5 Keys to Understanding Impeachment

by David R. Schleicher

A December 2017 Newsweek/Wall Street Journal poll asserted that more than 40 percent of Americans believe grounds exist to hold impeachment hearings for President Trump. Four resolutions have been introduced in the U.S. House calling for impeachment, while a criminal probe is underway of possible ties between his 2016 presidential campaign and the Russian government. It all makes for a good time to pause and consider what impeachment actually involves.

  1. Impeachment is rare: No president was forcibly removed from office as a result of impeachment. Bill Clinton and Andrew Johnson were not convicted by the Senate. It is common for federal officials who otherwise might be removed from office to avoid a worse historic stain on their biographies by instead resigning, as did President Richard Nixon. Judges are the officials most likely to be successfully removed, which makes sense considering they are the referees in our democracy and therefore held to high standards.
  2. Impeachment is only half the process: While the term “impeachment” is often used to describe the entire process, in fact it is only half of it, as reflected by what happened with Clinton and Johnson. The House must approve Articles of Impeachment by a majority vote of those present. The Senate must then “convict” by a vote of at least two-thirds of those present — otherwise the Senate action is an “acquittal.”
  3. There’s likely no appeal: In the criminal or civil setting, a person unhappy with the outcome of a trial generally can appeal, often through multiple levels, potentially ending with the U.S. Supreme Court or an equivalent state court. By contrast, federal courts are extremely reluctant to hear appeals of Senate convictions, at least absent something as outrageous as a conviction vote reached by flipping a coin. When a president is at issue, the Constitution has the chief justice of the Supreme Court preside over the Senate trial. Even as a practical matter, the Supreme Court could not later hear the same case, lest it end up a 4-4 tie, given a recusal by the chief justice.
  4. Potential grounds for impeachment are numerous: Beyond treason and bribery, the “other high crimes and misdemeanors” wording opens the door to a wide range of charges. With a broad definition and senators effectively serving as the jurors, what justifies impeachment is ultimately a political question. Graft/corruption, tax evasion, perjury, obstruction of justice, false financial disclosures and sexual assault all have made (unsurprising) appearances. But among Articles approved by a House committee against Nixon were attempting to misuse the CIA and intentionally lying to the public about executive branch staff involvement in election-related misconduct.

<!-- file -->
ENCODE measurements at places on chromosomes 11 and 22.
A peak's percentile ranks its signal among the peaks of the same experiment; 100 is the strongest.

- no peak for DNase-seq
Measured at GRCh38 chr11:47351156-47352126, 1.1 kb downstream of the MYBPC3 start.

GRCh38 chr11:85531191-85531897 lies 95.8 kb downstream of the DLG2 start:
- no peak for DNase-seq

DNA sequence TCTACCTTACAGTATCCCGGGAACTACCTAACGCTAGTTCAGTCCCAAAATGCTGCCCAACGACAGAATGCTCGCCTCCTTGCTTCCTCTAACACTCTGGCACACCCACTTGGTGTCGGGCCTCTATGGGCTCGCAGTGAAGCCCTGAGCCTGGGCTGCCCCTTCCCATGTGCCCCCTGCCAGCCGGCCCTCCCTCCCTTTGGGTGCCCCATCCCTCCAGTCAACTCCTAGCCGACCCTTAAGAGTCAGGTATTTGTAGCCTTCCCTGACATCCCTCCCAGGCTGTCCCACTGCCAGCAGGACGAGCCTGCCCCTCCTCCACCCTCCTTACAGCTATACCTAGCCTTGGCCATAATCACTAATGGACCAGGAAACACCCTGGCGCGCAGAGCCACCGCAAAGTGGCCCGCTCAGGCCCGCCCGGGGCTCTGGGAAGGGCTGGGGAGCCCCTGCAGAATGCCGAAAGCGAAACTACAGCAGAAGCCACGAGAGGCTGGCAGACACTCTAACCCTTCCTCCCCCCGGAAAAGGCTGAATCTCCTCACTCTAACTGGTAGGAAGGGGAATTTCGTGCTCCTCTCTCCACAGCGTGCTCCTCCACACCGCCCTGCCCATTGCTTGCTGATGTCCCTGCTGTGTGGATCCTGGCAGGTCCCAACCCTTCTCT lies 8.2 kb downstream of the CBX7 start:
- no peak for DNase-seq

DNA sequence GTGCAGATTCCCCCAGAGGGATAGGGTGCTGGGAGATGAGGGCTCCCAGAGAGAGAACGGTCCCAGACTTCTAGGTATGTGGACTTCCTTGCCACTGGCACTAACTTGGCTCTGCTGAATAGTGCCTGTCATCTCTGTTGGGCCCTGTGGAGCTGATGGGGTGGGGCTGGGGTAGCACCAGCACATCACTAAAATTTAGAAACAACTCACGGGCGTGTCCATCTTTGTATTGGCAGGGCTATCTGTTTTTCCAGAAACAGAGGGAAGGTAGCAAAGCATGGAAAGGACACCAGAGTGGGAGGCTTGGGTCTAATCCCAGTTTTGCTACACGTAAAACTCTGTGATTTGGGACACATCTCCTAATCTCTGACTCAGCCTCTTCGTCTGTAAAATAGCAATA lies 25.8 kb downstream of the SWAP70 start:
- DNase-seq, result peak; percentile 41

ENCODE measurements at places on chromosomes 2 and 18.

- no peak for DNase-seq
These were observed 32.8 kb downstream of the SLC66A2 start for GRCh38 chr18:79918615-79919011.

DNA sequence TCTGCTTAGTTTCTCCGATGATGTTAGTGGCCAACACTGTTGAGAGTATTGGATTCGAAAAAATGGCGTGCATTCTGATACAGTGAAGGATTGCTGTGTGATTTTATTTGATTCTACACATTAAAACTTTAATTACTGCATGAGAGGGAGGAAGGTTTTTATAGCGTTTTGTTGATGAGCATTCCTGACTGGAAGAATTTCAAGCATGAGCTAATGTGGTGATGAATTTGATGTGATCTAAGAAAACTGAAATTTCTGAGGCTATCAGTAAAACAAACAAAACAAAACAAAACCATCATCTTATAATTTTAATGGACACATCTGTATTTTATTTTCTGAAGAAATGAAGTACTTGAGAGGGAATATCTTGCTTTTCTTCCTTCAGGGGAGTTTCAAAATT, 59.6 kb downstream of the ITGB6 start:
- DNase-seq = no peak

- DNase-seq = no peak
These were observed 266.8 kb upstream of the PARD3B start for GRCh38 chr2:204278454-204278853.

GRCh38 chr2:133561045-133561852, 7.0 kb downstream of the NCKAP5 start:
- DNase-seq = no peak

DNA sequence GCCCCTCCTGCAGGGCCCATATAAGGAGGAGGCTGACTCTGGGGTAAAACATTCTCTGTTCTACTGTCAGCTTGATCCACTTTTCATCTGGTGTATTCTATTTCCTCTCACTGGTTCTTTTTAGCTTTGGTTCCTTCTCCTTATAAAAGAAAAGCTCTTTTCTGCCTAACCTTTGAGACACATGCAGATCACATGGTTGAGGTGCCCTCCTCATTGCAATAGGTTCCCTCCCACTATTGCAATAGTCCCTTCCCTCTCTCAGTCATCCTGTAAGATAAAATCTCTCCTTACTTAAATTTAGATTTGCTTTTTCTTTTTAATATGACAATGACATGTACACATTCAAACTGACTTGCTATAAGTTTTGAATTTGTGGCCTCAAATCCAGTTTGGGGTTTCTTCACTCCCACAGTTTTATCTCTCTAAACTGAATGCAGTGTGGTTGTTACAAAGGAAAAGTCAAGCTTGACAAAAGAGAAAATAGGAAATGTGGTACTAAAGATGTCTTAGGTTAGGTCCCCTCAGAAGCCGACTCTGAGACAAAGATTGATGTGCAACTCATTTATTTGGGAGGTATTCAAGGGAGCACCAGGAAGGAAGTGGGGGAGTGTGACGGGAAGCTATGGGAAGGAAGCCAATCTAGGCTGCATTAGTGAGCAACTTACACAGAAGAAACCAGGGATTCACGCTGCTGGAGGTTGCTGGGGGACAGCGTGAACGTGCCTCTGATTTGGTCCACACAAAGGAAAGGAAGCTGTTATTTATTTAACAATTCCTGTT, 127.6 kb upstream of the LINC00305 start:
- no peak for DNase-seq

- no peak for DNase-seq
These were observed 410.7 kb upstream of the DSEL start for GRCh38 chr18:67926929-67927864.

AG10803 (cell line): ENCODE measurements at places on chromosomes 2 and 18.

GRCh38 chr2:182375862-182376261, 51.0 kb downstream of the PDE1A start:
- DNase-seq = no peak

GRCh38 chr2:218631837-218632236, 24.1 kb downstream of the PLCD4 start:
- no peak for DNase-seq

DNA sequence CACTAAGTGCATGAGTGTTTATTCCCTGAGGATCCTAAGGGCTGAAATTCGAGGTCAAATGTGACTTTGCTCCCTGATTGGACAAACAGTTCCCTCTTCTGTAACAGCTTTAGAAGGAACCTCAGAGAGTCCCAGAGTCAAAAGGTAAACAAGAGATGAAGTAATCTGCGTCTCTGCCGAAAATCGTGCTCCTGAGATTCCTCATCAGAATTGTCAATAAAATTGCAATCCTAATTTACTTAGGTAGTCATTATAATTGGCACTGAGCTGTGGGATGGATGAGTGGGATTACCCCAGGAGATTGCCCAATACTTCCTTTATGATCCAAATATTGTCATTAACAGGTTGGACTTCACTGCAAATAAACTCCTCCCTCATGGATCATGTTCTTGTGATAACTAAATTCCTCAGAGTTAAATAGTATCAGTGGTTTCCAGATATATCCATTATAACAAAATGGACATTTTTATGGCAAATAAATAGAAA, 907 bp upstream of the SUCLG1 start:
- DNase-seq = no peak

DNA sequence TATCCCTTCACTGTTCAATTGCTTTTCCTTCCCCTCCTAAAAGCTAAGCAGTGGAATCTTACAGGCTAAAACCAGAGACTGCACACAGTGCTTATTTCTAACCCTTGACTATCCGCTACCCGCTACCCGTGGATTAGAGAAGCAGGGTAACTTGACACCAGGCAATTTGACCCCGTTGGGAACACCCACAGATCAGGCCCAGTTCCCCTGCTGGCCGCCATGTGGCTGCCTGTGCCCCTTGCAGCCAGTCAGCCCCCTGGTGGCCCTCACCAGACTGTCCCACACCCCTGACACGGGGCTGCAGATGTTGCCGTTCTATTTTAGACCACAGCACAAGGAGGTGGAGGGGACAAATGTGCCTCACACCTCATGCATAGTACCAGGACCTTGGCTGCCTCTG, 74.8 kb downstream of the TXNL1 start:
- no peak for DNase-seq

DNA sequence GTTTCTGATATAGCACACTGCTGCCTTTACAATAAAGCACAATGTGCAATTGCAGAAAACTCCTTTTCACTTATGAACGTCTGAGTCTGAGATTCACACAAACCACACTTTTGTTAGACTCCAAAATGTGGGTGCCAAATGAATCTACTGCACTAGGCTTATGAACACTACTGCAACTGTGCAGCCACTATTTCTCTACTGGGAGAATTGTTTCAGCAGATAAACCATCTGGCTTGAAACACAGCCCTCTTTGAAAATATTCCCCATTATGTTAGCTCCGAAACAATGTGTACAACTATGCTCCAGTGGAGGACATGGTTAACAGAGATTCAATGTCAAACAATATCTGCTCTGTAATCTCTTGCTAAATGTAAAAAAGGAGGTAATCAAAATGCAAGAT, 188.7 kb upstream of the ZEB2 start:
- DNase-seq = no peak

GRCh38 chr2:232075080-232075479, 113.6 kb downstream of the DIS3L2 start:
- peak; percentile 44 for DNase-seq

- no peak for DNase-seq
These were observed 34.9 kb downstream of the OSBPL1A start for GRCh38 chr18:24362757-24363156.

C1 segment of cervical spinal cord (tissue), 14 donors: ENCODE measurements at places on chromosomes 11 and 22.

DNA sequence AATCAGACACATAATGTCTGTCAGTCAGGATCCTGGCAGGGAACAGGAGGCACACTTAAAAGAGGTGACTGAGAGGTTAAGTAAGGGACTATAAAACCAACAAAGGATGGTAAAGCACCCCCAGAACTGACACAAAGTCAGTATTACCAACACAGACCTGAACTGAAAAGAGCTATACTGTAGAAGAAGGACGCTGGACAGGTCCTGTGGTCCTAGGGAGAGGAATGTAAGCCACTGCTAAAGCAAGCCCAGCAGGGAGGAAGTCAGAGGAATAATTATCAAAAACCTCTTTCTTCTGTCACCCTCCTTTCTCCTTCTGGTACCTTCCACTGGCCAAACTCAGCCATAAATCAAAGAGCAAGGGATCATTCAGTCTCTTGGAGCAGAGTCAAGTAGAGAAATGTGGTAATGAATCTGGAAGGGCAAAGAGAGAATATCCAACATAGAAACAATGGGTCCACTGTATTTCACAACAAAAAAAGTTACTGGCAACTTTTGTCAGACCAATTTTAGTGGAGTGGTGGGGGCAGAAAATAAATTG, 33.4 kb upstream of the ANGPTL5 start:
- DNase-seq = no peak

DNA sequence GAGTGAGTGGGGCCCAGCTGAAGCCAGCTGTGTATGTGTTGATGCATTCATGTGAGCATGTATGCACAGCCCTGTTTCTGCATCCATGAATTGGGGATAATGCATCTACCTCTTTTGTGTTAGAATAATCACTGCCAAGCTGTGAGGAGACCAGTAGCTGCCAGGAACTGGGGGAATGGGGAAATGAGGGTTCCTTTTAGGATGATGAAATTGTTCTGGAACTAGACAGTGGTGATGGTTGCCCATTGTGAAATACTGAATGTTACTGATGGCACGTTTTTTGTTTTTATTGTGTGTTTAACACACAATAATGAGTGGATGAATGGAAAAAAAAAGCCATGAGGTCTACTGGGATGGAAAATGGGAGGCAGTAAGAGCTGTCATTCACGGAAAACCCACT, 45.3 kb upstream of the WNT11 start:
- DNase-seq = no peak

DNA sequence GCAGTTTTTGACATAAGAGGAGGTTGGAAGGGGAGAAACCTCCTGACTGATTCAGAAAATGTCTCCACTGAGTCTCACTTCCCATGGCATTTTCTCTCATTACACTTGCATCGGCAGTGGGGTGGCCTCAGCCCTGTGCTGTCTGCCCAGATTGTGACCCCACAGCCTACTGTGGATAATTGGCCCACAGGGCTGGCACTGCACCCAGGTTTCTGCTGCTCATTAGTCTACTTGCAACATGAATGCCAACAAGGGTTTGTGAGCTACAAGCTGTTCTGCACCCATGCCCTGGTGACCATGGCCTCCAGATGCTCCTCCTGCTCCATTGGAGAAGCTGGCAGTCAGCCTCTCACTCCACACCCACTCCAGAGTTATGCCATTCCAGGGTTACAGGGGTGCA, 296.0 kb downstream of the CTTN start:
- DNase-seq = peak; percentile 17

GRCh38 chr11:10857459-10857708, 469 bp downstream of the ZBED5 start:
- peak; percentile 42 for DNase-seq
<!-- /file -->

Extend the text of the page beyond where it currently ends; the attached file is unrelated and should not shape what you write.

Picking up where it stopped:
5. “What doesn’t impeach me makes me stronger.” While resignation is the most likely outcome for what otherwise would result in a post-impeachment removal, the process can backfire on those who pursue it. Bill Clinton reached his highest approval ratings during House/Senate impeachment proceedings — peaking at 75 percent (before declining after the proceedings ended in his favor). Then there was federal judge Alcee Hastings, removed in 1989 for accepting a bribe and lying about it under oath. The Senate is allowed to add a penalty of barring someone from further office but did not as to Judge Hastings. He got his revenge by later winning election to the U.S. House where he has served since 1993 and — get this — went on to use $220,000 in tax dollars to settle a 2014 sexual harassment complaint by a congressional staff member.

Those who wish to impeach any president are advised to make sure the American people will agree the conduct at issue is serious enough to warrant overturning the outcome of an election. Otherwise they risk ending up with a president more popular and more powerful. In our current situation, that suggests at minimum waiting for the outcome of Special Counsel Robert Mueller’s Russia investigation.

The impeachment process:

the impeachment process

David Schleicher is an attorney who has represented whistleblowers, law enforcement, and other federal employees for over two decades. He splits his time among Waco, D.C., and Houston. For more information, see www.gov.lawThis column originally ran in the Sunday, February 11, 2018 Waco Tribune-Herald. The column and graphic are (c) 2018 by Level-Headed Leadership, LLC but may be reproduced freely in their entirety.


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